Companion Planting in Small Spaces

Every time we do a workshop the first activity we set each group on involves planting a blank canvas patch with a bunch of seasonal seeds and seedlings. The idea is to give it your best shot, using all available information at hand, whether that be the tags on the punnets or the smart phone in your pocket.

We know (and in fact hope) that mistakes will be made, because they will best reinforce knowledge. No one learns anything out of fluking an outcome, and only a bit when someone shows you. But we all learn from our mistakes. This is where we learn something interesting; that the arrangement of the plants is first determined by companion planting.

Companion planting is a principle that describes how some plants get along better when grown together and similarly, how some do not. Such as planting carrots and onions together, because onions help prevent the aphid attack that we’re told is imminent when grown alone. Or tomatoes and basil, because they are a match made in heaven and how do we explain true love? And how about that bad boy of the patch, fennel. Nearly all planting literature will tell you not to plant fennel with any other plant.

Ironically, the rise of (or return to) organic farming and companion planting in the 1970’s can be put down as a reaction to the habits of large commercial growing operations that sprung up in the the decades before. Large commercial production often relies on the practice of growing one crop over a vast plot of land, called monoculture growing, which in turn relies on seasonal pesticides and fungicides to control the inevitable outbreaks of pest and disease. However, organic farmers found that by interplanting crops with synergies - that is, companions - it negated the use of these harmful chemicals, benefitted the soil health, reduced the risk of food contamination, and increased productivity over time.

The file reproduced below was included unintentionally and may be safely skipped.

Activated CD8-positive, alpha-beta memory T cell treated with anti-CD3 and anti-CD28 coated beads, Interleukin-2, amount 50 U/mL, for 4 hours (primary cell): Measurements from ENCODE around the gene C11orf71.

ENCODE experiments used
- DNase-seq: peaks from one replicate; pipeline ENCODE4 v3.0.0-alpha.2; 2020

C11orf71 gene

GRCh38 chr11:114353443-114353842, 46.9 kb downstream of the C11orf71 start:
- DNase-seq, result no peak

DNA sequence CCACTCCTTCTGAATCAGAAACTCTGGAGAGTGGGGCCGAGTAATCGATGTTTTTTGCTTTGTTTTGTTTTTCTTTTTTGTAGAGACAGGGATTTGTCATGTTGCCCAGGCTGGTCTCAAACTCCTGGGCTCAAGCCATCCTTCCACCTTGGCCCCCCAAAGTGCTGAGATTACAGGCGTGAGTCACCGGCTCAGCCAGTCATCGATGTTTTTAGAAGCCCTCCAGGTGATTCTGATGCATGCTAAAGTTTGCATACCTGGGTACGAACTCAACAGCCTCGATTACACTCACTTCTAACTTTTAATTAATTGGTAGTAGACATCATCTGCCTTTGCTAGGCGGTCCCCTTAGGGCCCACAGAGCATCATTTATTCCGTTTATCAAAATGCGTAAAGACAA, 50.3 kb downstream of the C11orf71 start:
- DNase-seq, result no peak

This movement gave rise to our modern concept of companion planting and from it emerged a catalogue of matchmaking data to rival any dating website. However in a small space garden things are different. We’re not growing acres of the one crop and so pest and disease doesn’t act in the same way. For example, in a small space we’ve found that even fennel - the pin up for bad-ass and unsociable growing - will get along with all its neighbours.

The key to small space gardening is diversity and thankfully as most of us want to experience a wide range of food this naturally happens. By interplanting herbs, salads, vegetables and flowers, we strike a natural balance of pests, predators and pollinators and your garden party will be a raging success. When we’re thinking of companion plants we’re not focusing on specific relationships, but rather on broader categories of plants. Particularly we think about flowers and herbs.

Flowers, of course, play a pivotal role in luring beneficial insects for pest control and pollination. By splashing some colour through the patch, not only do you add an interesting and vibrant food source, but to your insect friends it’s like putting a red flag in front of a bull. If you’re planting gourds in spring, having a hoard of insects about (in particular bees) will vastly improve the chances of natural pollination of the fruit. Herbs also play a similar role with their flowers and fragrances having a profound impact on the psyche of the garden as a whole. Things just seem to work better when they’re around.